Three years after the incident, the Panama Maritime Authority (AMP) published the results of its investigation into the grounding of the Wakashio bulk carrier that ran off the coast of Mauritius, concluding that the accident was ”most propably a result of human factor”.
MV Wakashio ran aground off Mauritius early in the evening of 25 July 2020, attracting significant media attention for several weeks following the occurrence, as fuel oil started leaking from the vessel in the environmentally sensitive region and adverse weather conditions impeded proper response.o remind, the bulk carrier
Back in 2020, the ship ‘Wakashio’ was making a trip from Singapore to Tubarao- Brazil in ballast conditions, it was completely empty in its cargo holds with a total of 20 crew on board and with a deadweight of 203,130MT and with all ballast tanks full.
The investigation report concludes that this accident caused no injuries, however caused a great damage to the vessel and environmental impact. As a result, the incident is being identified as a very serious marine casualty.
All navigation equipment was working properly; there were no reports of equipment’s malfunction. The vessel was manned with sufficient personnel for the operations and appropriate navigation for such voyage. It was not found that a causal factor was fatigue, since the crew was carrying out an oceanic navigation which is very calm, since during the voyage there was no high traffic of ships for several days of navigation before the vessel ran aground.
On the day of the accident, the following factors significantly contributed to the grounding: The Chief Officer (OOW) was instructed by the Captain to pass 5 miles south of Mauritius before attending a crew member’s birthday celebration. The ship, however, ended up cruising closer to land than expected due to confusion over the proper course. The Chief Officer then lost sight of the fact that the ship was approaching shallow waters, probably as a result of his cell phone distraction. Even though the Captain had returned to the bridge prior to the grounding, he also overlooked the ship’s deviation from its intended route.
Factors responsible for the vessel running aground
Lack of Safety Awareness
- Lack of safe clear distance off Coast
- When the Master decided to pass 5 nautical miles away from the coast, the OOW misidentified that there was insufficient water depth on ship’s planning course, so he did not realize that the ship would be running aground.
- Lack of awareness that it is very risky for large vessel to navigate close to shore a few distance.
Lack of recognition and implementation of Voyage rules
- Lack of recognition and insufficient performance related to ECDIS:
- Lack of recognition on the ship’s electronic charts that it contains insufficient information such as water depth and is not suitable for coastal voyages.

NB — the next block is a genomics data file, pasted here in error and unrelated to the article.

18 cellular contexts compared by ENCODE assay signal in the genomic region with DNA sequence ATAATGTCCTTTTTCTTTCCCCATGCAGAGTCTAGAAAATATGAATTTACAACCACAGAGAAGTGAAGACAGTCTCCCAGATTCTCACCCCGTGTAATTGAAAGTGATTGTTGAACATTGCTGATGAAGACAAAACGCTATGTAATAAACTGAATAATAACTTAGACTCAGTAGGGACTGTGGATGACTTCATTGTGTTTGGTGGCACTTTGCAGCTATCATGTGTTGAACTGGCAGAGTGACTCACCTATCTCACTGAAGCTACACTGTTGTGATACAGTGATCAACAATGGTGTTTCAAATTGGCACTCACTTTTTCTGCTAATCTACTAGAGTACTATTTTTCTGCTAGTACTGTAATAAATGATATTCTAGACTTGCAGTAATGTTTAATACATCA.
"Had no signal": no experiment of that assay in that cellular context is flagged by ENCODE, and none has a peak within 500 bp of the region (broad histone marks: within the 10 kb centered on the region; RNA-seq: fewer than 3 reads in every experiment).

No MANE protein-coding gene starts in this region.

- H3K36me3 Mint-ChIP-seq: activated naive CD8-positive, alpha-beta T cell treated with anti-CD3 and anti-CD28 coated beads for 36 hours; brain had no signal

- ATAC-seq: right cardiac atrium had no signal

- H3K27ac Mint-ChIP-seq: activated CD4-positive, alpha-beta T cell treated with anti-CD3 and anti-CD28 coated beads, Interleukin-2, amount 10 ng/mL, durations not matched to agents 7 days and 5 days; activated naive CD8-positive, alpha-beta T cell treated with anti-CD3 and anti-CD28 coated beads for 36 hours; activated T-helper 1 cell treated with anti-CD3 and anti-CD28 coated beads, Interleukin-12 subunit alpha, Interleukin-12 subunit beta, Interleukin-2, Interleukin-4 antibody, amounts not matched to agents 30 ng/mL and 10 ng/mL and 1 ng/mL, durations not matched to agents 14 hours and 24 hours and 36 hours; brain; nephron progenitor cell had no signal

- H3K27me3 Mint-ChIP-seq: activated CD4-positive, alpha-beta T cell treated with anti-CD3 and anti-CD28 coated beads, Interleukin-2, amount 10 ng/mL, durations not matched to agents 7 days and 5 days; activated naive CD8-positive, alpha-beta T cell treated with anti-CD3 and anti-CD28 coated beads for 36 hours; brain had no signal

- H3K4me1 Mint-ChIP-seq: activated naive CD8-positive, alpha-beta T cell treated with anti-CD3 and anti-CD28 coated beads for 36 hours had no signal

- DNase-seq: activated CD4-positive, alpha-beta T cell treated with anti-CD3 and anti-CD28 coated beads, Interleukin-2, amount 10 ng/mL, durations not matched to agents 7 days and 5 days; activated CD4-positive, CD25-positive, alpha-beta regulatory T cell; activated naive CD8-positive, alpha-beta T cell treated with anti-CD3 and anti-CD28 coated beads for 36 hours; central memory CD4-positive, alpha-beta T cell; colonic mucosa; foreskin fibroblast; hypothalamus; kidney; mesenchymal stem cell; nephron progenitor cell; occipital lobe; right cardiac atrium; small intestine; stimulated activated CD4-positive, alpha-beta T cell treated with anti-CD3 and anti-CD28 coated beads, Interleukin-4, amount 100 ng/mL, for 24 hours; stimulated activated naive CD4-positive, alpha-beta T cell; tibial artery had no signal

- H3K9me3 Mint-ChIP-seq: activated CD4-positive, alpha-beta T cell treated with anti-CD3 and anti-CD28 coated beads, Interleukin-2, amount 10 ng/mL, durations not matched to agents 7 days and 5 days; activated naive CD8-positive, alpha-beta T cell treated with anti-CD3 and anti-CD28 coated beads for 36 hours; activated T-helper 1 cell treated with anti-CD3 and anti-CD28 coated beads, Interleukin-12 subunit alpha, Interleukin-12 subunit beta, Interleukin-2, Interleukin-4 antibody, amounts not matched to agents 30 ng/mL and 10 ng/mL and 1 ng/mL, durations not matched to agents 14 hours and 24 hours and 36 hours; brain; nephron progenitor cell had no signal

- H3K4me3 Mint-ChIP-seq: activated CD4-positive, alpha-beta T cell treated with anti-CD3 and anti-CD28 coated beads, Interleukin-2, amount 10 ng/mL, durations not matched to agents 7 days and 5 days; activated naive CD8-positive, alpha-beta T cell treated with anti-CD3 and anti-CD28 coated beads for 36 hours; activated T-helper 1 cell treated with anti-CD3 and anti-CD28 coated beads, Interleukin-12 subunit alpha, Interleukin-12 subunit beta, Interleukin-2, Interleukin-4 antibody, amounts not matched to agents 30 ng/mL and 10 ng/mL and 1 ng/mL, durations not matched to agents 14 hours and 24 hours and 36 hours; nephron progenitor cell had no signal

- Large scale nautical charts which are necessary for navigation in the sea area relevant to the voyage were not arranged in accordance with the voyage plan procedure specified by the Ship Management Company.
- When the ship decided to alter the original course two days before running aground (23th July), verification of risk on the new course was not conducted properly as the voyage plan was not prepared.
- Lack of Vigilance – Failure to conduct proper navigation
- There was no small-scale electronic chart available to confirm the distance and depth of water from the shore
- The OOW failed to visually check the tracking and the distance clearance from the shore with the ECDIS.
- The OOW failed to maintain proper vigilance for safe navigation during watch.
- Duty officer brought the mobile phone to the bridge and used it with the Master during the watch
- The Helmsman was not assigned to the watch during the navigation on duty with the OOW, and even after sunset, only the watch officer was on duty.
In essence, the OOW kept his cell phone on the bridge while doing the navigational watch. The distraction of the cell phone most likely caused the lack of supervision or lookout in navigation, the report mentions. Despite the Captain’s decision to pass 5 miles from Island of Mauritius, the OOW did not maintain the correct course to be able to pass 5 miles south of the island. As such, the report mentions that ” if the ship had passed within 5 miles of the island of Mauritius, the vessel probably would not have run aground.”
As a general conclusion, from the records available from the crewmember statement of facts and the attended investigators interview, the grounding was most probably a result of ‘human factor’.
Recommendations to ship company
- Conducting a Pre-Boarding Briefing
- Participate in a pre-boarding briefing for Master and Chief Engineer conducted by the ship management company or the crew manning company to share information and exchange opinions about the accident in order to promote safety awareness.
- Evaluation of Senior Officers
- Before senior officer board on the vessel, check the evaluation of senior officers which is conducted by the Ship Management Company or the Crew Manning Company.
- For senior officers who are planning to board on the company’s ship for the first time, interviews will be conducted to evaluate the personnel and if there is a problem, boarding will be cancelled.
- Marine Notice to Fleet: the ship’s operator and owners should make a marine notice about the causes induce to accident.
- Visiting ship for conversation with ship’s crew
- Evaluation of onboard and working conditions: conduct a questionnaire of the status of the ship with disembarked crew members and if there is any problem, notify it to the ship management company or crew manning company